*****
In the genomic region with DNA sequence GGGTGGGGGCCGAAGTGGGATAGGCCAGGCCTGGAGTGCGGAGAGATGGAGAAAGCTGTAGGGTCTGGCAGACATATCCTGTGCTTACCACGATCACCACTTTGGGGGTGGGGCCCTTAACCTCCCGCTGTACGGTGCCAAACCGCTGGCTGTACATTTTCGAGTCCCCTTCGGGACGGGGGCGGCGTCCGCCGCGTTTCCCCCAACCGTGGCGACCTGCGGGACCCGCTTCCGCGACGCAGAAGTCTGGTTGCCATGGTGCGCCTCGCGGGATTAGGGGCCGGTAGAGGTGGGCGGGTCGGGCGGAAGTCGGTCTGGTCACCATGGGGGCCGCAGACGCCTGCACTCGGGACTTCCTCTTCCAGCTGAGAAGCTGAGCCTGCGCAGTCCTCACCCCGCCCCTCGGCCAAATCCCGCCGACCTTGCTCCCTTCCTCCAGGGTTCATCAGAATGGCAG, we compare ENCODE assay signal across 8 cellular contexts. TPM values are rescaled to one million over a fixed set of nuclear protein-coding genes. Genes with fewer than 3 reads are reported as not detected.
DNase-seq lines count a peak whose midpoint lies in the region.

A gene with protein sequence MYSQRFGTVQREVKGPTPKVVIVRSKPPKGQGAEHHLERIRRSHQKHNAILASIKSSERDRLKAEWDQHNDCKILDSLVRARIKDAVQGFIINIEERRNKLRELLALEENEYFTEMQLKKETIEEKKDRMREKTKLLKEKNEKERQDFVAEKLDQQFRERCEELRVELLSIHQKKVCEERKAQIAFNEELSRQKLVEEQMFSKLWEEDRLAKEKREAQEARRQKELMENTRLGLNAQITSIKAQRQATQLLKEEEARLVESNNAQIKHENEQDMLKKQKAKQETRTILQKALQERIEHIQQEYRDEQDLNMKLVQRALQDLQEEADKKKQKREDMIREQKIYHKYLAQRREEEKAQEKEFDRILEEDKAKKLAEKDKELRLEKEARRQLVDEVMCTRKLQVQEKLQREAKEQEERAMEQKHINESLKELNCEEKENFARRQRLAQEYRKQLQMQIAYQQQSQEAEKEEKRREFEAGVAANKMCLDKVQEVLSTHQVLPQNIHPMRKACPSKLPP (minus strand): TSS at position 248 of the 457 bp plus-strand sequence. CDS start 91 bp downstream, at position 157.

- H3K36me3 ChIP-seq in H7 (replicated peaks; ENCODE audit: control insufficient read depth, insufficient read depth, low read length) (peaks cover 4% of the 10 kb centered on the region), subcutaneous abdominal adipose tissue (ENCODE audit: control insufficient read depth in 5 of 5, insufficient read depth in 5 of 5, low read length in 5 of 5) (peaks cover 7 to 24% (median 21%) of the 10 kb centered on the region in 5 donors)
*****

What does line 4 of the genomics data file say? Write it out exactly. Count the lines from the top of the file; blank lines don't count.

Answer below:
- H3K36me3 ChIP-seq in H7 (replicated peaks; ENCODE audit: control insufficient read depth, insufficient read depth, low read length) (peaks cover 4% of the 10 kb centered on the region), subcutaneous abdominal adipose tissue (ENCODE audit: control insufficient read depth in 5 of 5, insufficient read depth in 5 of 5, low read length in 5 of 5) (peaks cover 7 to 24% (median 21%) of the 10 kb centered on the region in 5 donors)